The End of the Line

Posted in Audio by - July 28, 2018
The End of the Line

Released August 2015
SOME SPOILERS FOLLOW

It took until 2015, but Big Finish has finally tied up the last truly momentous lingering plot point from the classic run of Doctor Who, the events leading up the Sixth Doctor’s regeneration. Up until the release of The Last Adventure, fans had to settle for an inadequate on-screen explanation of the regeneration and were not even allowed to see Colin Baker properly regenerate, treated instead to Sylvester McCoy wearing Baker’s wardrobe and a wig approximating his hair and later offered two suggested final adventures in the written medium with Spiral Scratch and Time’s Champion. Much like 2013’s ‘The Night of the Doctor’ provided a long overdue but deeply satisfying send-off to Paul McGann’s Eighth Doctor, The Last Adventure looks to take full advantage of the second life the audio medium has afforded this most fascinating and nuanced of Doctors with four interlinked stories from throughout this incarnation’s long life that chronicle the events leading up to his final moments.

‘The End of the Line’ by Simon Barnard and Paul Morris wastes little time with throwing the Doctor and Constance Clarke squarely into the middle of a haunting mystery as the two investigate a commuter train that has lost its way. The Sixth Doctor, of course, is famed for meeting his companion Melanie Bush out of chronological order during the events of his epic trial, and so it makes a sort of perfect sense that his latest audio companion should be introduced in this set as an established part of the TARDIS prior to her official meeting of the Doctor in September 2015’s ‘Criss-Cross.’ Miranda Raison gives a profound performance as this member of the Women’s Royal Navy Service who is more than capable of understanding the broad ideas of the complexities of the circumstances facing them as the Doctor explains them and standing both beside and up to the Doctor as events turn ever more dangerous and bizarre. The Doctor has an implicit trust in Constance, and Raison and Baker have a electrifying chemistry that sets the bar extremely high for their continuing- or beginning- adventures together.

Barnard and Morris conjure and immense atmosphere of stifling claustrophobia and foreboding as the Doctor and Constance come upon a train streaked in blood within a dense fog where time has seemingly stopped and station platforms continue to mysteriously appear at an increasing pace. With a man found dead in multiple locations and an isolated group of passengers trapped with a terrible danger lurking and with tensions rising, the many shades of human nature and suspicion that isolation brings out are briefly but expertly explored as in the fascinating television episode ‘Midnight.’ However, the narrative soon strays from the intimate to the grandiose as Kettering Junction is revealed to be a dimensional interchange that is beginning to break down with an infinite number of trains and passengers- some not so dissimilar to this universe’s but others interminably more evil- about to arrive. The realisation that there are dark versions of everyone out there, in fact, leads to an incredibly profound and frightening moment for Ony Uhiara’s Alice who begins to wonder why she should always play the good girl when there are viable alternatives clearly available.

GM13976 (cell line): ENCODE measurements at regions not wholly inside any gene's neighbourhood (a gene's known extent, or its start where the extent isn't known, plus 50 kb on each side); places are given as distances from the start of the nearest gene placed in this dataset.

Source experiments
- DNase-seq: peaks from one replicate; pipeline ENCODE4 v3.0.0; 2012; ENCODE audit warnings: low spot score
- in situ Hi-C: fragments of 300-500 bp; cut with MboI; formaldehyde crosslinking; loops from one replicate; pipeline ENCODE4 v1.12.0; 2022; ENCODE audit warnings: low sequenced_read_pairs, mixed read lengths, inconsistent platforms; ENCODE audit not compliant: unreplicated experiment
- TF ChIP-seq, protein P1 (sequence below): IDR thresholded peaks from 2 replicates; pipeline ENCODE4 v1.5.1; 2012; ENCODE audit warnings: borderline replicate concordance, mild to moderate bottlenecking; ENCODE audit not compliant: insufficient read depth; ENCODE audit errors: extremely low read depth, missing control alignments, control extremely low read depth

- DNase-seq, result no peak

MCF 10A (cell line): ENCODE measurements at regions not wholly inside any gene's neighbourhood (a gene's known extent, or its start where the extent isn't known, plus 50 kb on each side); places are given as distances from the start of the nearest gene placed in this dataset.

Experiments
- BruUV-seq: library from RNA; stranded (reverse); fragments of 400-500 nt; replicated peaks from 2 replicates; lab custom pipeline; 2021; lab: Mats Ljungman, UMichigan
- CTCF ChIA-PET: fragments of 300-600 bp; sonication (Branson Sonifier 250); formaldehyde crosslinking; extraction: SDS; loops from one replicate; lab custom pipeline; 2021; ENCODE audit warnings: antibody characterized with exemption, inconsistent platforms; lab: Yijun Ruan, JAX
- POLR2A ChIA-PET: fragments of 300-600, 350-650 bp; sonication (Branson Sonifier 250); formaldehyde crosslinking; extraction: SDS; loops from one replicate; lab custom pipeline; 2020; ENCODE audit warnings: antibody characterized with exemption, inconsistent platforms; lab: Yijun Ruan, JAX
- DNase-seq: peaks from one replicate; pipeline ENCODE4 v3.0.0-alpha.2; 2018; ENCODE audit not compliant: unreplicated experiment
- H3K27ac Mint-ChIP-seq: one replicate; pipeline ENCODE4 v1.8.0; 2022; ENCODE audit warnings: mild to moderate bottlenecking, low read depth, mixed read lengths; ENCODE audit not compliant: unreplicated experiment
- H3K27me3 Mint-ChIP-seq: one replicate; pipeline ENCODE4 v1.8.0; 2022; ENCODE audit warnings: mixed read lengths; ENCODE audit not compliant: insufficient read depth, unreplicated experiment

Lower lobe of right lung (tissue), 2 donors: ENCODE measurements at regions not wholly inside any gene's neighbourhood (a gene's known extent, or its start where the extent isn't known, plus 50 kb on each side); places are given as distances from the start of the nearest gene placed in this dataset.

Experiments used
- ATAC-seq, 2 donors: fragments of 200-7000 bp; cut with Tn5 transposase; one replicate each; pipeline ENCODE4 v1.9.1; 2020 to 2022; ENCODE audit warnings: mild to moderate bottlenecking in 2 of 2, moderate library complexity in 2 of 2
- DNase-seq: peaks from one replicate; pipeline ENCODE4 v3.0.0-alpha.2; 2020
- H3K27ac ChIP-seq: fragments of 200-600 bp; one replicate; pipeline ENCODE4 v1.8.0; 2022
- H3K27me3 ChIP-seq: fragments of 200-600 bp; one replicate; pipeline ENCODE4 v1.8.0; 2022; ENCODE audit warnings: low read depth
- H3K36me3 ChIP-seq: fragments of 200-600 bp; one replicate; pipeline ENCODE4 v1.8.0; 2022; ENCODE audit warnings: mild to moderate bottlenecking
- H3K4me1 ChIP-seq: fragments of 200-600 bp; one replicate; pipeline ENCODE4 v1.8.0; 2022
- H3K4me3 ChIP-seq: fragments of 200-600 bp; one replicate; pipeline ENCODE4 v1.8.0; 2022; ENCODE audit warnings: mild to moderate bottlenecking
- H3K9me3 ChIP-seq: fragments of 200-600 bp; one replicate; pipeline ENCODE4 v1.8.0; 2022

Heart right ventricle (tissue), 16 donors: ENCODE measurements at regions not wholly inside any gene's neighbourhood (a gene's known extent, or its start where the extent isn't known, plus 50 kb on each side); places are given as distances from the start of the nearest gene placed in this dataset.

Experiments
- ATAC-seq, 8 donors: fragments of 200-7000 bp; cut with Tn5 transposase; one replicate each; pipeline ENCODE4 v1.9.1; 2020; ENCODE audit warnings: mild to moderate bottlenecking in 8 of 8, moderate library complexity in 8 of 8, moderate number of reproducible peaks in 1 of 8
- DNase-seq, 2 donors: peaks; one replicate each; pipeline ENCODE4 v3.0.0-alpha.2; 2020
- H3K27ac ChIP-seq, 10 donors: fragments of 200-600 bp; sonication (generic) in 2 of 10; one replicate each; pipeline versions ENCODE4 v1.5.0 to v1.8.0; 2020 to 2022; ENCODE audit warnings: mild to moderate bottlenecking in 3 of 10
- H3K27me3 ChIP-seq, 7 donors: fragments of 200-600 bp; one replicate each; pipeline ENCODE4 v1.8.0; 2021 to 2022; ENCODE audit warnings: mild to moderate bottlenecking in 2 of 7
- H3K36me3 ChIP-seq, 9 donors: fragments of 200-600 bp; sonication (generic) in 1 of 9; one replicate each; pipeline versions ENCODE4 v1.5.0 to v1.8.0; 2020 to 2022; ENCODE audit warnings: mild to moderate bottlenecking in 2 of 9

Lending an air of scope to events, the legends of the Parallel Sect race that was able to cross from one reality to the next as easily as mortals cross from one room to another and that created a reality web connecting every possible reality form the foundation for this backdrop. The cover of The Last Adventure makes it no secret that the Valeyard will prominently focus, but the mystery behind the new management present instead defies expectations and introduces the Master using the avatar guise of Chris Finney’s Keith Potter who so effectively switches between unassuming man and the more haughty tones of the Master as he hopes to force the Doctor’s help to make his universes-spanning madness a reality. The interplay between Baker and Finney perfectly captures the spirit of the very best Doctor and Master interactions and certainly heightens the danger even further, but Big Finish goes one step further to then properly introduce the Valeyard as a dangerous presence that holds sway over even the Master himself.

‘The End of the Line’s is a spectacularly tense and psychological thriller that wonderfully sets the stage for the impending regeneration of the Sixth Doctor as well as the unexplored era with Constance by his side. With immense performances from all involved to accompany the strong direction and sound design that so wonderfully create this ominous environment, the story stands among Big Finish’s best both as an isolated story and as one that is so crucial to filling in the overall mythology to Doctor Who, especially regarding just how the appearance of a certain dimensional stabiliser fits into events.

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